Over the Christmas holidays I made an attempt to do some baking. When my mother was alive we’d spend a week in the kitchen cooking before Christmas, but I was just her assistant and unfortunately I never really learned how to function on my own in a kitchen. I burnt the first batch of cookies I made this year and the second batch I made tasted awful. I thought that watching every episode of Anthony Bourdain’s No Reservations over the last couple of years would improve my cooking abilities. Obviously I was wrong. All Bourdain’s terrific show has done is make me want to travel more and eat at fabulous restaurants. Besides my dislike of cooking, I also hate cleaning. The sad truth is that l’ll never be the domestic goddess that my mother, grandmothers and great grandmothers were. This isn’t something I’m particularly proud of. It’s just fact.

If that wasn’t bad enough, I’m also a terrible party host as well as a terrible party guest. I find myself usually struck dumb at parties, which means I drink too much in an attempt to entertain myself. Board games have become popular at parties again but they bore me to tears whenever I’m forced into playing them and no matter how wild the party guests may think they are, conversations often revolve around jobs, babies, home ownership and cooking when you’re my age, which isn’t particularly bad but it can get a little tedious after  a few hours.

So why am I telling you all this? Because it explains why I enjoy Phyllis Diller’s 1966 book Housekeeping Hints so much! This funny book was a gift last year from fellow Flickr user Mjlaff and I can’t thank her enough. Since I received a brand new sparkling Epson scanner for my birthday, I thought I’d share some of Phyllis Diller’s timely wisdom with you all. If you’re planning a big party tonight to celebrate the New Year, you won’t want to miss reading some of Diller’s selected housekeeping tips and party planning tricks. Like me, Phyllis Diller shuns the Cult of Domesticity and she also has a wicked sense of humor. So without further ado, here’s some helpful party tips from one of the leading pioneers of stand-up comedy accompanied by some wonderful illustrations by artist Susan Perl.

Phyliss Diller's Housekeeping Hints

Shopping Made Easy:

– “Spot a domestic looking woman in the supermarket and copy what she’s got in her grocery cart.”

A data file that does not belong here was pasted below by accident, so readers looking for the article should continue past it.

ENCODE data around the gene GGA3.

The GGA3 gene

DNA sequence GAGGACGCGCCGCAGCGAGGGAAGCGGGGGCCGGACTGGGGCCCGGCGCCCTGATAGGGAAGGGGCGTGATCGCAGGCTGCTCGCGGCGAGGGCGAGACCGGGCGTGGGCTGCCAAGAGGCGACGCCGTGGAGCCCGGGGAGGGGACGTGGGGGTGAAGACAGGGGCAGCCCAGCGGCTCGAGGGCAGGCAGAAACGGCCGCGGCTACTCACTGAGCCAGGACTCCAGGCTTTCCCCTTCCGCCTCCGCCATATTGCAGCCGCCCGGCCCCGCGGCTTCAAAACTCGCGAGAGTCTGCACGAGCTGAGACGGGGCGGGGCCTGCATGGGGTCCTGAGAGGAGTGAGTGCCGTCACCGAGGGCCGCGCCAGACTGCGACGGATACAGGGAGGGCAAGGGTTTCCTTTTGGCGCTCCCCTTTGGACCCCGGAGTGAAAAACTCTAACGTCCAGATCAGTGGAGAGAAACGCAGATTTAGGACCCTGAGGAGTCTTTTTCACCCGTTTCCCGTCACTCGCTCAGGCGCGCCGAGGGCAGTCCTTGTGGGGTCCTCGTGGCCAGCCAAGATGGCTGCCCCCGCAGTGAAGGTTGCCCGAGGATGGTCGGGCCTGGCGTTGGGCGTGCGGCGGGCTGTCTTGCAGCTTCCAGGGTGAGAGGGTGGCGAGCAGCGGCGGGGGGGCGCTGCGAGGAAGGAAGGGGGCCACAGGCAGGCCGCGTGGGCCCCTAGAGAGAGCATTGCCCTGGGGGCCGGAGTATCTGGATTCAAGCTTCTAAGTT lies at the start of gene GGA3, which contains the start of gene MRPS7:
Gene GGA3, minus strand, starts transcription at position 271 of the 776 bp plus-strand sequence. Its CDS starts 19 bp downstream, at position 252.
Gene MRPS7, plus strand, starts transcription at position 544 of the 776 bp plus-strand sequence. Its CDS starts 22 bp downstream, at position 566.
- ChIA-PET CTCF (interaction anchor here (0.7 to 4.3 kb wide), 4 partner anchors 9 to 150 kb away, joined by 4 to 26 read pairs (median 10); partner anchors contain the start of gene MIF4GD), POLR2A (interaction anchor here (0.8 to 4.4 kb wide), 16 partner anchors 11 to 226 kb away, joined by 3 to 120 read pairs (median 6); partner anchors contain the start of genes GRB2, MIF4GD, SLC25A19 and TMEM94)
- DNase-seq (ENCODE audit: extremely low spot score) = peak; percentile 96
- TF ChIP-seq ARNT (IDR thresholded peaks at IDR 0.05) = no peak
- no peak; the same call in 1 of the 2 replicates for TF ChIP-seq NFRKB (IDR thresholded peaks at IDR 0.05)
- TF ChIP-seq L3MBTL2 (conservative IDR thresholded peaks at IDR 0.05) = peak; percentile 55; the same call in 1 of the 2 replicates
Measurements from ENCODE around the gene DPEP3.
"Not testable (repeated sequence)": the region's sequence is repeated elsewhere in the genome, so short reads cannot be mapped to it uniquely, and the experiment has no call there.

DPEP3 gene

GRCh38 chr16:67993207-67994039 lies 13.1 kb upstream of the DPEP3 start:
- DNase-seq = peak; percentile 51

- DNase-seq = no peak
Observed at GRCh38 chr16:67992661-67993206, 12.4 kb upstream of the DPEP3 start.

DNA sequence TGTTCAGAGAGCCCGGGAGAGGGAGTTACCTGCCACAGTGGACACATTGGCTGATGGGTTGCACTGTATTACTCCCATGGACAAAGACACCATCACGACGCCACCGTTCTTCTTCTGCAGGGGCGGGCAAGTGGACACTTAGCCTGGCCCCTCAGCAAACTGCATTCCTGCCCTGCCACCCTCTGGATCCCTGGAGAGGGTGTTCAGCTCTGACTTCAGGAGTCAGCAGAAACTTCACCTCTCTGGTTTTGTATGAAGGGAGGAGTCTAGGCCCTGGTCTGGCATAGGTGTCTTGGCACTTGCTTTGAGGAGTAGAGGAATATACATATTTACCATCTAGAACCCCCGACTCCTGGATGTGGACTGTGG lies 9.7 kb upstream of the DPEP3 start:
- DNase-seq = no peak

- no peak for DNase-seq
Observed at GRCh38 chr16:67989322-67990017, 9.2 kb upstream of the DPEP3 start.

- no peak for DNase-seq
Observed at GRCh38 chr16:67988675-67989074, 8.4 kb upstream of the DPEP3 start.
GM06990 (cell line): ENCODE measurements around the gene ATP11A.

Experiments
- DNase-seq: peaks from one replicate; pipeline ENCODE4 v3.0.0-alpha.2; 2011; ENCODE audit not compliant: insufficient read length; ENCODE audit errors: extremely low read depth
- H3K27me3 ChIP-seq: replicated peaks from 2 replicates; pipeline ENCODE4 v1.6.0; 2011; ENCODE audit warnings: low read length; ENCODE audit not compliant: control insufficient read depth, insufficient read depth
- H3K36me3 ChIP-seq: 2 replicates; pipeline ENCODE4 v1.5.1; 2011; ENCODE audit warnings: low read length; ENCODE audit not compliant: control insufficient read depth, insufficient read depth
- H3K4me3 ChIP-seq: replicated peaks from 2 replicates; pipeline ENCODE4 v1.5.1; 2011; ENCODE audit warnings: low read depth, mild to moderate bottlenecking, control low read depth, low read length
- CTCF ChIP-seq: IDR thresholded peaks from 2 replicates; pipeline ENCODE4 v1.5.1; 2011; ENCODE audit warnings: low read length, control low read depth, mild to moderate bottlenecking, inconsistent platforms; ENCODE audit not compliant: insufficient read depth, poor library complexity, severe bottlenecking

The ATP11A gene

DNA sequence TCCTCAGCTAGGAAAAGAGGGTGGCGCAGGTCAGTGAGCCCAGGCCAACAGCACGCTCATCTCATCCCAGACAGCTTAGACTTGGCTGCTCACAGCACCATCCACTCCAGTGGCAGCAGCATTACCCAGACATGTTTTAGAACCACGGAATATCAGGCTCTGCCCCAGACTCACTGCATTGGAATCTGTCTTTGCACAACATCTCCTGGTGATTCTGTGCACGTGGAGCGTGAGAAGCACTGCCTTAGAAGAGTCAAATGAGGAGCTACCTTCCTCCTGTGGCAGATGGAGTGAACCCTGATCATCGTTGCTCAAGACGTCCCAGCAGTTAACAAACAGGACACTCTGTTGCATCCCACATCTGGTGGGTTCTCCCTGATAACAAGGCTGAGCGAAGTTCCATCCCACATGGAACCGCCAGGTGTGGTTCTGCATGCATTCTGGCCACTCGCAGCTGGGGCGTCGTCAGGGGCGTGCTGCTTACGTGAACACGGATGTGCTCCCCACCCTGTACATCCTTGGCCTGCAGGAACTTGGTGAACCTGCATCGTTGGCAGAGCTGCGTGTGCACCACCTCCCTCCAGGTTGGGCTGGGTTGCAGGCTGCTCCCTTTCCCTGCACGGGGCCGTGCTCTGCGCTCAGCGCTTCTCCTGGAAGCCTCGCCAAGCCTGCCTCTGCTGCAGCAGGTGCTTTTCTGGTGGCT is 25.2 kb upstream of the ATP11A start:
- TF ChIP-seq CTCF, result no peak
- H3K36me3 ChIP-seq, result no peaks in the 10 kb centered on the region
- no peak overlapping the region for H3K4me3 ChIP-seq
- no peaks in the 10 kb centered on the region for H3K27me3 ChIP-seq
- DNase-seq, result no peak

– “Don’t buy products that advertise that even a child can use them. These failures have a greater sting.”

– “Pick up a cook book at a rummage sale so you have one that looks used.”

– “Above all, don’t feel you’re lying when you use the term ‘home-baked’ if the bakery is in town.”

Phyliss Diller's Housekeeping Hints

Dial M for Messy:

– “Always have a lot of souvenirs around from far off places, even if you’ve just sent for them from a mail order house. It will give the impression of being a world traveler who hasn’t been home long enough to have thoroughly cleaned the house.”

– “Blame a lot of things – like soiled wallpaper, greasy walls, and a dirty basement – on the previous owners (or renters), even if you’ve lived there for 25 years.”

– “Do not have company when the sunlight is streaming through the windows. Everything shows up. Entertain at night or close the drapes and break the cord.”

– “No matter what anyone drops behind the couch, don’t let them retrieve it, whether it’s a wrist watch or a diamond ring. Offer to replace it. What’s money when compared to your ruined reputation?”

Phyliss Diller's Housekeeping Hints

The Hostess with the Leastest:

– “No matter what time your guests arrive, pretend they’re early, so naturally you’re not ready for them.”

– “Discuss religion and politics at your dinner party so people get into heated arguments and don’t notice what they’re eating. They may also think that the arguing caused their indigestion.”

– “Never serve meals on time. The starving eat anything.”

– “You can easily find yourself in a group of women exchanging recipes and discussing knitting patterns. The only safe way to avoid this is to drift over to a group of men. If they’re exchanging recipes and discussing knitting patterns, leave the party.”

Happy New Year!

18 thoughts on “Party Tips from Phyllis Diller

  1. Happy new year cinebeats!

    Now tell me this- I ve been trying to add your blog to my blogroll, whats the feed link

    oh and did I say happy new year?

    oh yeah, have a great 2009

  2. Happy new year Nigel! Is it just me, or do you have more than one blog? I can’t seem to keep track of you!

    The RSS Feed links for my blog are at the bottom of the Right hand column. I’m not sure which one you need but I hope that helps.

  3. yeah Kimberly, a few blogs.